I was asked to arrive at least 1 hour before the scheduled procedure to complete some paperwork and change clothes. During the intake process, I undressed and put on a surgical gown. The nurse asked me a series of health history questions and explained the entire procedure to me, step by step. She inserted an IV in my right arm which was hooked up to a saline solution bag. During the procedure, this is where they would administer the anesthesia. She explained how I would be in a “twilight sleep,” meaning I would be aware of the room but feel no pain and then if I felt ANYTHING during the procedure, I should let the doctor know and he would give me more medicine.
When the doctor was ready, the nurse walked me to the procedure room and I hopped up onto the bed. I was given oxygen via nasal cannula (nose tube). A blood pressure cuff was put on my arm and a heart rate monitor clip on my finger tip. I was covered with a sheet and asked to roll over on my left side. The anesthesiologist administered the drug into the IV. I started feeling a little woozy (in a good way) and my vision got blurry, so I closed my eyes. I was aware of being in the room, but didn’t feel anything – NOTHING. I don’t remember the actual procedure, rolling back onto my back or being moved to the recovery room at all. I woke up to a nurse asking me how I felt. I rested for a few minutes, the IV, oxygen, blood pressure cuff and heart rate monitor were removed and then I got dressed and was out of the office by 8:30 A.M.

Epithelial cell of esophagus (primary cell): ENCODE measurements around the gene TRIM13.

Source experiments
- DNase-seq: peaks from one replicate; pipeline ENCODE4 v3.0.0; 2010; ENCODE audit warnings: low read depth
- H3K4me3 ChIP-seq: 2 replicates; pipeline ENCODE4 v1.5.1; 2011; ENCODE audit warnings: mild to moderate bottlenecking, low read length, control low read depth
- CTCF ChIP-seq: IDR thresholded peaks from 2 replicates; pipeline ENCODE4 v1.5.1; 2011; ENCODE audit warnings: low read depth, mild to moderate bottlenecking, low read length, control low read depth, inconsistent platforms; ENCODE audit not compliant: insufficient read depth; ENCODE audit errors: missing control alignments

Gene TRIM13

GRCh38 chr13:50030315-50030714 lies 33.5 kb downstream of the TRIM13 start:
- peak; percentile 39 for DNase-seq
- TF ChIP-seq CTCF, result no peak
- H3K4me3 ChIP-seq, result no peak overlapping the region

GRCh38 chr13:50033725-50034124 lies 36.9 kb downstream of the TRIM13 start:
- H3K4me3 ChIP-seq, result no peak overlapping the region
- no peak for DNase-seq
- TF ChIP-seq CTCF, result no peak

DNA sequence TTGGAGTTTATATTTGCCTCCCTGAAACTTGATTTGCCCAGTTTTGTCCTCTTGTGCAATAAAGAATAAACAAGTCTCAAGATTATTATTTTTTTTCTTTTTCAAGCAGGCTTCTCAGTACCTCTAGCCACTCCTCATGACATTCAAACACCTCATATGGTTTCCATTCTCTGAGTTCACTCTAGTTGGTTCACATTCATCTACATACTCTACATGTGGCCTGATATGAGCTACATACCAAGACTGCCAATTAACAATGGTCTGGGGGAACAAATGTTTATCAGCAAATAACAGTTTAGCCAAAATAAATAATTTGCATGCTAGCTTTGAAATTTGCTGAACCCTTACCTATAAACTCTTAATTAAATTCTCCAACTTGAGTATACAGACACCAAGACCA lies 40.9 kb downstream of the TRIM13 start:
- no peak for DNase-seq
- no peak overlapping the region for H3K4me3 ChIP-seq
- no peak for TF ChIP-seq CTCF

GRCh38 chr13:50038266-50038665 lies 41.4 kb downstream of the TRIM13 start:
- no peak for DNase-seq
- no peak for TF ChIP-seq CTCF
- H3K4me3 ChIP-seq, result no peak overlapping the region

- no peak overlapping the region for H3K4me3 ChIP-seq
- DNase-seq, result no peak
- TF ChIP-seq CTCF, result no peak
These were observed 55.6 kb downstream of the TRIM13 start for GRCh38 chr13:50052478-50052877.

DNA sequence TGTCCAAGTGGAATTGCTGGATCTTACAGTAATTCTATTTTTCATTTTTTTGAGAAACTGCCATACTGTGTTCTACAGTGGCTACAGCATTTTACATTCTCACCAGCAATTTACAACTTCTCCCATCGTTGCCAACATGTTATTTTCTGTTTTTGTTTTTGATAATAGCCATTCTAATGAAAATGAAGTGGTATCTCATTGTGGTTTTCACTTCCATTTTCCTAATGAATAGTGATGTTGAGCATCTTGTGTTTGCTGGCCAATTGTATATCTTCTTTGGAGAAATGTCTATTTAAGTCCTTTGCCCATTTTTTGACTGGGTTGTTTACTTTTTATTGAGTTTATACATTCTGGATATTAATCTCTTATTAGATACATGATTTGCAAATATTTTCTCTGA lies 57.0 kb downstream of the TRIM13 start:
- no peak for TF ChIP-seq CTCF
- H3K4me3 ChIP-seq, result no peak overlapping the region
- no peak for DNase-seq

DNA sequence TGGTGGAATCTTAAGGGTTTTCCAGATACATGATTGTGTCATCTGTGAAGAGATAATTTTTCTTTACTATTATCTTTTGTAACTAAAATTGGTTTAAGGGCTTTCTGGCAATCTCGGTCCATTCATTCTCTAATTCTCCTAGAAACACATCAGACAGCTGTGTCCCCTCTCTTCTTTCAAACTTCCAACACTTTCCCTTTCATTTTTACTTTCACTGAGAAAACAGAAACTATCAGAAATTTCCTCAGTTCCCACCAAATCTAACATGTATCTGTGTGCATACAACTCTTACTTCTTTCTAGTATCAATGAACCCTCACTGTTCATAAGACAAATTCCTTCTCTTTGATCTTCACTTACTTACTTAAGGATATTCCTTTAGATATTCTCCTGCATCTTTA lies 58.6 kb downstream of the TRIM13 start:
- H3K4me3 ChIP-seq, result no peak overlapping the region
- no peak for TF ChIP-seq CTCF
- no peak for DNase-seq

After the procedure, you will feel a little bloated and gassy. Your colon is the cleanest it’s ever gonna be, so it’s basically just air. There’s no delicate way to put this – let it rip!
You will find out your results after you wake up in recovery. If they had to remove pulps, they will have to send them to a lab for analysis so you will find out those results a few days later. If everything was clear, you don’t have to do it for another 10 years – Yay!
After the procedure, whatever you eat will taste like the best meal of your life. Go home and climb back into bed for the best nap you’ve had since pre-school. Take the rest of the day and relax, knowing you have taken proactive action to safeguard your health.
So to all my friends of a certain age, I say this: Get your butt to the doctor’s and get it done already. It’s seriously not big deal!
About the Author
Nancy Boudreau is a Certified Health Coach and yoga enthusiast, who believes in progress, not perfection. She works with women who want to lose weight, manage stress and reclaim their vitality by making small, incremental changes to their diet and lifestyle that add up to big changes in weight, energy and overall health. Connect with Nancy on her website.
Image source: Irish Medical Times